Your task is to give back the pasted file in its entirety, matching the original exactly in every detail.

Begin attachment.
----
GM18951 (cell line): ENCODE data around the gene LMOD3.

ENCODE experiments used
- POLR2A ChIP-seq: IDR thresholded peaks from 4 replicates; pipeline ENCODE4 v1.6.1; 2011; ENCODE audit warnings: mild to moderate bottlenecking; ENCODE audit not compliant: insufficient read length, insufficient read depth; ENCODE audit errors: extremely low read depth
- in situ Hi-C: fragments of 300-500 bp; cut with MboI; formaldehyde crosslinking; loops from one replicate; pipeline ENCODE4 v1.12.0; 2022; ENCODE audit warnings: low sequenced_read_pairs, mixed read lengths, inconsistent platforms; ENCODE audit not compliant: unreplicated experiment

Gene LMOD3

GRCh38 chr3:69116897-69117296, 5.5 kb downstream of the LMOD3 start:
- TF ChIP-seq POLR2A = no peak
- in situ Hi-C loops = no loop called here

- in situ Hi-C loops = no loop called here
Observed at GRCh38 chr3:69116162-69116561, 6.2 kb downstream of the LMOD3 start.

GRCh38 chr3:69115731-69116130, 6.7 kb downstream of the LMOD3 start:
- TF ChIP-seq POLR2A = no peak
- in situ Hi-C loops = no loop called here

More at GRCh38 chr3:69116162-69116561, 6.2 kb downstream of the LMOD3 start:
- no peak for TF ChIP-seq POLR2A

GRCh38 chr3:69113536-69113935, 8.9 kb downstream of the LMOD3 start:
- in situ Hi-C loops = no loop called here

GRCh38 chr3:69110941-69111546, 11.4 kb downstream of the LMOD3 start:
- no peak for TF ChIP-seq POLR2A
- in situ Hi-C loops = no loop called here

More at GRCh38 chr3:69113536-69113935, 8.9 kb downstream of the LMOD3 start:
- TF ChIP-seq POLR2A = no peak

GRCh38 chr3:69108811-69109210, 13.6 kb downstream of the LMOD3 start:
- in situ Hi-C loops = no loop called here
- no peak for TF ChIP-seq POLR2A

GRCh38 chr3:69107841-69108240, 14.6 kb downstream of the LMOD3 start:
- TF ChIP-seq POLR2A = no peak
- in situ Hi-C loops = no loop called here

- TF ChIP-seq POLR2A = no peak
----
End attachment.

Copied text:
GM18951 (cell line): ENCODE data around the gene LMOD3.

ENCODE experiments used
- POLR2A ChIP-seq: IDR thresholded peaks from 4 replicates; pipeline ENCODE4 v1.6.1; 2011; ENCODE audit warnings: mild to moderate bottlenecking; ENCODE audit not compliant: insufficient read length, insufficient read depth; ENCODE audit errors: extremely low read depth
- in situ Hi-C: fragments of 300-500 bp; cut with MboI; formaldehyde crosslinking; loops from one replicate; pipeline ENCODE4 v1.12.0; 2022; ENCODE audit warnings: low sequenced_read_pairs, mixed read lengths, inconsistent platforms; ENCODE audit not compliant: unreplicated experiment

Gene LMOD3

GRCh38 chr3:69116897-69117296, 5.5 kb downstream of the LMOD3 start:
- TF ChIP-seq POLR2A = no peak
- in situ Hi-C loops = no loop called here

- in situ Hi-C loops = no loop called here
Observed at GRCh38 chr3:69116162-69116561, 6.2 kb downstream of the LMOD3 start.

GRCh38 chr3:69115731-69116130, 6.7 kb downstream of the LMOD3 start:
- TF ChIP-seq POLR2A = no peak
- in situ Hi-C loops = no loop called here

More at GRCh38 chr3:69116162-69116561, 6.2 kb downstream of the LMOD3 start:
- no peak for TF ChIP-seq POLR2A

GRCh38 chr3:69113536-69113935, 8.9 kb downstream of the LMOD3 start:
- in situ Hi-C loops = no loop called here

GRCh38 chr3:69110941-69111546, 11.4 kb downstream of the LMOD3 start:
- no peak for TF ChIP-seq POLR2A
- in situ Hi-C loops = no loop called here

More at GRCh38 chr3:69113536-69113935, 8.9 kb downstream of the LMOD3 start:
- TF ChIP-seq POLR2A = no peak

GRCh38 chr3:69108811-69109210, 13.6 kb downstream of the LMOD3 start:
- in situ Hi-C loops = no loop called here
- no peak for TF ChIP-seq POLR2A

GRCh38 chr3:69107841-69108240, 14.6 kb downstream of the LMOD3 start:
- TF ChIP-seq POLR2A = no peak
- in situ Hi-C loops = no loop called here

- TF ChIP-seq POLR2A = no peak